“In hindsight, I probably wouldn’t have called the timeout,” Whittingham said. “But at the time, we were just trying to be aggressive and get the ball back to a guy who has about a sixty-yard range field goal wise.”

Petersen said after the game they were merely trying to run Myles Gaskin to see if there would be a crack or a big play. That never developed, but the timeout changed the situation for Washington. Petersen, not one to go out and trash an opposing coach over a questionable decision that benefits him, said he understood what Whittingham was trying to do.

“We wanted to run the ball and see if we could pop through with Myles and maybe get a 10-yard run,” Petersen said. “I get what Kyle was trying to do. You have to play aggressive in these situations.”

No, you do not.

There is a time to play with aggression, but this was not the time. Washington was settling on playing overtime, and Whittingham overthought the situation and got burned by it.

Kyle Whittingham is confused by Game of Thrones questions on Twitter

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Did you watch Game of Thrones on Sunday night, or are you avoiding spoilers until you can catch it on your DVR later tonight? The hit HBO series unquestionably has a dedicated fanbase. Utah head coach Kyle Whittingham is not among them.

On Monday, with the start of a new season in sight this week, Whittingham was taking questions from fans in a Twitter Q&A. At times, Whittingham seemed puzzled by the questions being thrown his way, and he took the opportunity to let everyone know he was completely clueless when it came to the Game of Thrones questions.

Of course, there were questions about the team and specific players heading into the start of the new season, as well as a question about whether or not he will be keeping his beard, but when it came to

Whittingham eventually had the light turned on with regard to the line of questions ffromsome fans, and which point the Utes head coach confessed to never having seen an episode.

Did Whittingham really not know what the questions were about, or did some savvy Utah staffer let him in on the joke and turn this into an opportunity to gain a little media attention over a fun Q&A to cash in on the Game of Thrones hype? Whatever the case, we can probably safely assume there are a good number of football coaches who are not spending time staying up to date on Game of Thrones. If they don’t even get enjoyment out of solar eclipses, why would they stay plugged into a show about dragons?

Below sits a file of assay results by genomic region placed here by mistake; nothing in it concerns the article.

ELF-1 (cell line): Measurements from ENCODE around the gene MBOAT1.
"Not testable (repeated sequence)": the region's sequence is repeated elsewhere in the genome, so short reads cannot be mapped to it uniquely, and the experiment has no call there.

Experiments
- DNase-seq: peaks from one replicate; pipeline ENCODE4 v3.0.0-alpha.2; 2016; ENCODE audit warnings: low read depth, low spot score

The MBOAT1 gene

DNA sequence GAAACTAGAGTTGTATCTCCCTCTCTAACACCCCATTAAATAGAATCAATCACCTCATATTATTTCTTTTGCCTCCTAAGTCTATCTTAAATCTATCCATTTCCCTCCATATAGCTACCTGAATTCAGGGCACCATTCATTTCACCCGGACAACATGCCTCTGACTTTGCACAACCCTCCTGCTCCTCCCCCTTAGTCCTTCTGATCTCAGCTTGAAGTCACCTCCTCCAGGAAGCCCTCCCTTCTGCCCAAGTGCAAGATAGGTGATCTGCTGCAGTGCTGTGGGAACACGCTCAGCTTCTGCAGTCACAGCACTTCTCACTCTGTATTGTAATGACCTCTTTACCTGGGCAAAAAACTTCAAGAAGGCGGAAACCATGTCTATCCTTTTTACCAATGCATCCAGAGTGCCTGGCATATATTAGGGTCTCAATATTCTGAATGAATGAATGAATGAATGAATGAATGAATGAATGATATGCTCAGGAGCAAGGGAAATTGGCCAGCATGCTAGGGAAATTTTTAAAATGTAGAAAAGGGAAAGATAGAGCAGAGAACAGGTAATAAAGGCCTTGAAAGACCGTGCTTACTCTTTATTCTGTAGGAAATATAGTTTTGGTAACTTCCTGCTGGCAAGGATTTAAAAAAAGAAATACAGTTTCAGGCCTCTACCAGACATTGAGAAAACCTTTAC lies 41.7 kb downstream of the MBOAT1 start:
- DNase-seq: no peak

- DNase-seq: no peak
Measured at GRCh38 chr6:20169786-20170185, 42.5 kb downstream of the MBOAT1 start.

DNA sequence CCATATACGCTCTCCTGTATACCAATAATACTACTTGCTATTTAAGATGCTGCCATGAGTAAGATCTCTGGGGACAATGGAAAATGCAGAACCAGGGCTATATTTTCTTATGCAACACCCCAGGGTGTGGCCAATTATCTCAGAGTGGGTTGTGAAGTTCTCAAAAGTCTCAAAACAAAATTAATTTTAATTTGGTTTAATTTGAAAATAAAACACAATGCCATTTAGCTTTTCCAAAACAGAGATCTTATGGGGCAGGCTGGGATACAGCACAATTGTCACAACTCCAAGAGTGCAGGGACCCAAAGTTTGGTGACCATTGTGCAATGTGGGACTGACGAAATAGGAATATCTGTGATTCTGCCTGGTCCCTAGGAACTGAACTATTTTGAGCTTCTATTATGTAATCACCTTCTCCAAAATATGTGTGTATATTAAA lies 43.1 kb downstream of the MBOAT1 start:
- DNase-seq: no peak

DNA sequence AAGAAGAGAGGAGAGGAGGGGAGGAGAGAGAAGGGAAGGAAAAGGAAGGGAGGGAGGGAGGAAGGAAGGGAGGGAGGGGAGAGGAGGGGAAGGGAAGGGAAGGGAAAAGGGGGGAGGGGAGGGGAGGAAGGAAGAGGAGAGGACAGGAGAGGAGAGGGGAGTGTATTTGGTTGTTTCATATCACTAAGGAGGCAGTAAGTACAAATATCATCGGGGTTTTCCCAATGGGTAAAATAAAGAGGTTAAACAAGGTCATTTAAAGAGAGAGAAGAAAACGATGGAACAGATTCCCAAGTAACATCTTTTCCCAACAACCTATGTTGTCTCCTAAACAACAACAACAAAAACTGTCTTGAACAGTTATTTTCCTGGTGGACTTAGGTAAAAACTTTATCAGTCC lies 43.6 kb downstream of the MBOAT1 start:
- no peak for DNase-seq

Saban, Meyer, Harbaugh, Swinney and more among 19 Dodd Trophy watch list candidates

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When you really think about it, a watch list for a college football award is nothing more than a way to keep public relations staffers in college football programs busy this summer. There’s nothing wrong with that, and it is nice to have a number of key players for the upcoming season highlighted whenever possible (unless you are a Big Ten team going to Big Ten media days). But a watch list is generally pretty pointles sin the long run for most awards. This is especially true for a watch list of college football coaches.

The Dodd Trophy watch list was released today with a list of 19 coaches from many of the top programs around the country. Yep, a watch list for head coaches. Silly, right? It really is the easiest watch list to put together.

The award watch list, compiled by the Chick-fil-A Peach Bowl, includes four coaches from the ACC, Big Ten, Pac-12 and SEC, two coaches from the Big 12 and one from the American Athletic Conference. You know all of the names, like national championship coaches Nick Saban, Urban Meyer, and Dabo Swinney; household names like Jim Harbaugh, Mark Richt, Bill Snyder, and Chris Petersen; and conference championship coaches like David Shaw, James Franklin.

Some notable names not on the list? How about Jimbo Fisher of Florida State? Fisher has a playoff contender in Tallahassee and is the ACC favorite. He also has a national championship ring. Not having Fisher on a preseason watch list for top coaches seems like a bad oversight. Not having new Big 12 coaches Tom Herman (Texas) and Lincoln Riley (Oklahoma) also feels like a swing and a miss if pulling together a list of potential coach of the year candidates. If we are not going to just list all 130 head coaches in FBS, it seems silly to have such a weird collection of watch list candidates when Butch Jones is on the list.

Five coaches on the watch list are former winners of the Dodd Trophy; Snyder, Petersen, Swinney, Saban, and Paul Johnson. Paul Chryst, Ken Niumatalolo, and Petersen were finalists for the award last season as well.

2017 Dodd Trophy Watch List

  • Paul Chryst, Wisconsin
  • James Franklin, Penn State
  • Justin Fuente, Virginia Tech
  • Mike Gundy, Oklahoma State
  • Jim Harbaugh, Michigan
  • Clay Helton, USC
  • Paul Johnson, Georgia Tech
  • Butch Jones, Tennessee
  • Gus Malzahn, Auburn
  • Jim McElwain, Florida
  • Urban Meyer, Ohio State
  • Ken Niumatalolo, Navy
  • Chris Petersen, Washington
  • Mark Richt, Miami
  • Nick Saban, Alabama
  • David Shaw, Stanford
  • Bill Snyder, Kansas State
  • Dabo Swinney, Clemson
  • Kyle Whittingham, Utah